THE father of a 12-year-old boy in a coma suffered "a heart attack or stroke" shortly before judges ruled his son's life support can be switched off.

Archie Battersbee suffered "catastrophic" brain damage three months ago and has not regained consciousness since.

He is thought to have been taking part in a social media challenge at his home in Southend, Essex, in April.

Earlier this month, the High Court agreed with doctors at the Royal London ­Hospital that further treatment was “futile”.

His parents Hollie Dance and Paul Battersbee today lost their appeal to overrule the decision to end his life support in a devastating blow to their months-long legal fight.

Shortly before the decision was made, a lawyer told the judges Archie's dad had been rushed to hospital.

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Paul may have suffered a heart attack or a stroke, judges were told.

The family's lawyer asked them to delay their ruling and said Hollie thought her son had been trying to breathe independently.

But the request for a delay was refused.

Archie has shown no "discernible" brain activity since the tragic accident, judge Mr Justice Hayden ruled.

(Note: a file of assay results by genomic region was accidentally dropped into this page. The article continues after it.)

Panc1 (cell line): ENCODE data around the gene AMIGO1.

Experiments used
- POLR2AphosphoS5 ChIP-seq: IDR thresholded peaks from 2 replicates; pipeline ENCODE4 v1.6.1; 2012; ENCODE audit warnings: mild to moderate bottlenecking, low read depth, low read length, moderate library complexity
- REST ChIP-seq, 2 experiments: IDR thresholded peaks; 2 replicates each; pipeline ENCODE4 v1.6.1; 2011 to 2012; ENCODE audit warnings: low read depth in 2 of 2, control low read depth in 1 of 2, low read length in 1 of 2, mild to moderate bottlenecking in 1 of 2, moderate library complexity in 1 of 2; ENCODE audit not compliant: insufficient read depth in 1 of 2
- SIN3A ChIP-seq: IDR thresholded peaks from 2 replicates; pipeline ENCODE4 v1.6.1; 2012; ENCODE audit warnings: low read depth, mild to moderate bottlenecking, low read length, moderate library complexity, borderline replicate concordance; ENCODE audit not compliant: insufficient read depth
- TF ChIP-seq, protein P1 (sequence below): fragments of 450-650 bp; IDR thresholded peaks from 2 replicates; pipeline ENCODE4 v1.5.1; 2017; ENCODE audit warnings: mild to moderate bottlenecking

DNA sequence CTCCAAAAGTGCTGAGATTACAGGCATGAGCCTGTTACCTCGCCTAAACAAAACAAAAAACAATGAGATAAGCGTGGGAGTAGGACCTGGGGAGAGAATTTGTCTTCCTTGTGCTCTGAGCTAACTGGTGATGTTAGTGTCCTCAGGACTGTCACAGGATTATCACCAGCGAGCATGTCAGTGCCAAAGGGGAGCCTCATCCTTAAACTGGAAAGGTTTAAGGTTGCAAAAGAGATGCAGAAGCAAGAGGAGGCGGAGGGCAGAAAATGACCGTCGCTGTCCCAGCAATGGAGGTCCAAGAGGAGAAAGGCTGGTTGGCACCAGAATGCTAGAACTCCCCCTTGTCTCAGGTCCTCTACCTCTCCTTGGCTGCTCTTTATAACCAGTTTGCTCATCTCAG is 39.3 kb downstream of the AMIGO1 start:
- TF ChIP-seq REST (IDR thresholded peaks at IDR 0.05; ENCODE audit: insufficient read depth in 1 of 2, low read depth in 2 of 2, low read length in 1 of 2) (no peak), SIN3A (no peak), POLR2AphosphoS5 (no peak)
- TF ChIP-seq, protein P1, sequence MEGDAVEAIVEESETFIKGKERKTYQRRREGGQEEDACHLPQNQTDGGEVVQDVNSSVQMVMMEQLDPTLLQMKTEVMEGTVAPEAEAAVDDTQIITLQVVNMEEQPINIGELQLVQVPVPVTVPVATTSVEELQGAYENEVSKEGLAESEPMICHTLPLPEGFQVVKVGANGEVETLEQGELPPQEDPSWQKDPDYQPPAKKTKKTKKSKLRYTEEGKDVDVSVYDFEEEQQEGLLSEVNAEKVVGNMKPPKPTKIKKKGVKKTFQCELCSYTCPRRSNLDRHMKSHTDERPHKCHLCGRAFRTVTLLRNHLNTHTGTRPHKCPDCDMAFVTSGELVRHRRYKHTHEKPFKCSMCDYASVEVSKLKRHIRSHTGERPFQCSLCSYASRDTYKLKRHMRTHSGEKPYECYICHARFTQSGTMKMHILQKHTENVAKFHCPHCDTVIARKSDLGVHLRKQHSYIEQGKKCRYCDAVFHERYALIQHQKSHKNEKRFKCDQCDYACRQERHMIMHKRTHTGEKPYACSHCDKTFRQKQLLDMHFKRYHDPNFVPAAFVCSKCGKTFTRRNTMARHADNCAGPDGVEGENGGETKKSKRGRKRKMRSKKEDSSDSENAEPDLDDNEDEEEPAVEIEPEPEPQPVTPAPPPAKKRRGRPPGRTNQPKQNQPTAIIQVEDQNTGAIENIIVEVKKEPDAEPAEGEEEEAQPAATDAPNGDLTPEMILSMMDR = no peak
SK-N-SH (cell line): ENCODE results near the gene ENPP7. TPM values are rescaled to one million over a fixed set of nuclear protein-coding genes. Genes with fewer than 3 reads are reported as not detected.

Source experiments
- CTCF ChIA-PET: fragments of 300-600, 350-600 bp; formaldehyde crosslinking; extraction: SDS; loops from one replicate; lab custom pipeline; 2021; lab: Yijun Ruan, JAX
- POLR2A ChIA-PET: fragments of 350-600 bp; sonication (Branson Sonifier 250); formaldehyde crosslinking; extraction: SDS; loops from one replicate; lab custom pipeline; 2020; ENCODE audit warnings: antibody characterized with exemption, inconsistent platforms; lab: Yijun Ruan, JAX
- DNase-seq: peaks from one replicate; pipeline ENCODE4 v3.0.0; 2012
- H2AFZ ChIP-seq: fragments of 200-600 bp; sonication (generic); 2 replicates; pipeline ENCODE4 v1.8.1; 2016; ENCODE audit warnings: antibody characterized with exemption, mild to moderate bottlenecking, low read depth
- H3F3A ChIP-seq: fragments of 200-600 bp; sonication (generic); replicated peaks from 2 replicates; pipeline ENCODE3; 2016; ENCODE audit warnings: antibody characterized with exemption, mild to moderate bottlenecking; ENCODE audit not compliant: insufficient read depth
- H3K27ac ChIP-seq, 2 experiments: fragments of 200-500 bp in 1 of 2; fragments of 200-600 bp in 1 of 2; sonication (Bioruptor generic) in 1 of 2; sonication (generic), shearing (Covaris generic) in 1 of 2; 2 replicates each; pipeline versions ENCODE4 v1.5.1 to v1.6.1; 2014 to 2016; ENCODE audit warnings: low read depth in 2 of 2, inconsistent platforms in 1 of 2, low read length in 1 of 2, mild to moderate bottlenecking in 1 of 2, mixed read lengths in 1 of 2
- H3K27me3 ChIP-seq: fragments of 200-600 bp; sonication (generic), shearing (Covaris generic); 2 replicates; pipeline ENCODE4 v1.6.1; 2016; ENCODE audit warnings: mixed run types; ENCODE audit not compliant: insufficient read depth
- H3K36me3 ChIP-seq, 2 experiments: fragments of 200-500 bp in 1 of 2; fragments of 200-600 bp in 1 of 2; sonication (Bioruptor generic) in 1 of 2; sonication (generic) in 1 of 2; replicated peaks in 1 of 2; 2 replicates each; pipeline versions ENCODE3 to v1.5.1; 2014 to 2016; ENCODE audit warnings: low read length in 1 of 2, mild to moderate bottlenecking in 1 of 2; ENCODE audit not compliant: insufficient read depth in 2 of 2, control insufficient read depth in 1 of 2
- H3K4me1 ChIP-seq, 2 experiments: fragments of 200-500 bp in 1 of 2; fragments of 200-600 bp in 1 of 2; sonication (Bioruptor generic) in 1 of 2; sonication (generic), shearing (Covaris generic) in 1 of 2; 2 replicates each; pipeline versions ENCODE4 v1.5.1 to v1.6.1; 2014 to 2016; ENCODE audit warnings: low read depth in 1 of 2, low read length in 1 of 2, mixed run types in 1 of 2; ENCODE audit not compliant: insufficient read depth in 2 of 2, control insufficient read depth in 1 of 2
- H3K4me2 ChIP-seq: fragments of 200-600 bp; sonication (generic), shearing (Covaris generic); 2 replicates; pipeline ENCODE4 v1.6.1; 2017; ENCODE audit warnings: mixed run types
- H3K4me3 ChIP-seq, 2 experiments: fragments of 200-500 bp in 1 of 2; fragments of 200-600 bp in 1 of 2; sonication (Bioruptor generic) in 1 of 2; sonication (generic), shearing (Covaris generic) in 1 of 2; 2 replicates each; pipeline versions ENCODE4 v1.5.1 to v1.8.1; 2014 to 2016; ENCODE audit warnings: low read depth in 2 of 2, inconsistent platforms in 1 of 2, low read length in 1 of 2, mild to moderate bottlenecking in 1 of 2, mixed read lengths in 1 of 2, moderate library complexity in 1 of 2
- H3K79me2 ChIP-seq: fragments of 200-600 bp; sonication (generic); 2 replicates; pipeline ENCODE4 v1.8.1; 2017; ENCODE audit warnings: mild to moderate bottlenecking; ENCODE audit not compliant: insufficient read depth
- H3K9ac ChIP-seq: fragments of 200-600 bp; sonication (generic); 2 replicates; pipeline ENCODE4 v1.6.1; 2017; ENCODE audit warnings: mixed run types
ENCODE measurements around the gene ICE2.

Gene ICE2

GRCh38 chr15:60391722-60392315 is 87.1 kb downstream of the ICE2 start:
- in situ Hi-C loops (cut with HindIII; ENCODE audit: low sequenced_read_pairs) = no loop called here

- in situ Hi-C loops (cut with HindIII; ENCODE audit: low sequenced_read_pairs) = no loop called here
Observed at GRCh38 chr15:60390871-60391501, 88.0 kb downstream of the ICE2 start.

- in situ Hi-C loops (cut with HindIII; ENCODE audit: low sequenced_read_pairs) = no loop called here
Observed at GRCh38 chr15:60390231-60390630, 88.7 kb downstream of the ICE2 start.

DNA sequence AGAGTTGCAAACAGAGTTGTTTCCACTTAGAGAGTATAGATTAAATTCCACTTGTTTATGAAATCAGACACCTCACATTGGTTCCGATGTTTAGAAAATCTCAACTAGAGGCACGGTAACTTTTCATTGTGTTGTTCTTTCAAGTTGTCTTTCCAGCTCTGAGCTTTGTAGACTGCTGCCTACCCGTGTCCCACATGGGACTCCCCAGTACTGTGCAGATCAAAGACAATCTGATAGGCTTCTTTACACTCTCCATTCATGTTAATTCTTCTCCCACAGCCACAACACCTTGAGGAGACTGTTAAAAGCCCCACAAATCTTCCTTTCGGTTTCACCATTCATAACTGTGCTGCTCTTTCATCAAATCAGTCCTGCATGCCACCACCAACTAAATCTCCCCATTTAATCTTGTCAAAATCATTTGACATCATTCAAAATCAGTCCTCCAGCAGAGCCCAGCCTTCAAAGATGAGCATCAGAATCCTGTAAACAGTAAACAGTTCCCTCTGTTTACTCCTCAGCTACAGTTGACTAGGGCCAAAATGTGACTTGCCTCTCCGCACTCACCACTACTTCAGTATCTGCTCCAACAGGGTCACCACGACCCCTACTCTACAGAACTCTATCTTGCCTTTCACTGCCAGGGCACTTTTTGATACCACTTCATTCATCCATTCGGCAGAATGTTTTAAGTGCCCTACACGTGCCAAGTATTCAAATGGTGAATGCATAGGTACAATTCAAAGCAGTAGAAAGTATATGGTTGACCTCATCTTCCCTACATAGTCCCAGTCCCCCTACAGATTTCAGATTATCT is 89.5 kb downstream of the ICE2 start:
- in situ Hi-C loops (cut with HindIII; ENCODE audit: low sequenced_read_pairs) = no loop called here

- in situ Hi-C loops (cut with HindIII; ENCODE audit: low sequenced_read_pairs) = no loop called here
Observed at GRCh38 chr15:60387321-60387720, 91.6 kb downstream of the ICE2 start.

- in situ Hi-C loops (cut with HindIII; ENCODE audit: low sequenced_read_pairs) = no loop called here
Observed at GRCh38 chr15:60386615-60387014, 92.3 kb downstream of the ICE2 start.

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Medics believing he is "brain-stem dead".

Hollie and Paul earlier claimed the decision made by Mr Justice Hayden had "errors" and wanted another judge to look at the case.

Sir Andrew McFarlane, the president of the Family Division of the High Court, Lady Justice King and Lord Justice Peter Jackson handled the appeal and heard arguments about what moves are in Archie Battersbee's best interests.

The today ruled that doctors can lawfully stop providing life-support treatment to Archie.

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Mr Justice Hayden described what happened to Archie as a "tragedy of immeasurable dimensions" in his ruling this month.

He said medical evidence was "compelling and unanimous" and painted a "bleak" picture.

Archie's parents – who are separated – said he made error.

Barrister Edward Devereux QC – who is leading the legal team for Archie's parents – argued that Mr Justice Hayden had not given "real or proper weight" to Archie's previously expressed wishes and religious beliefs.

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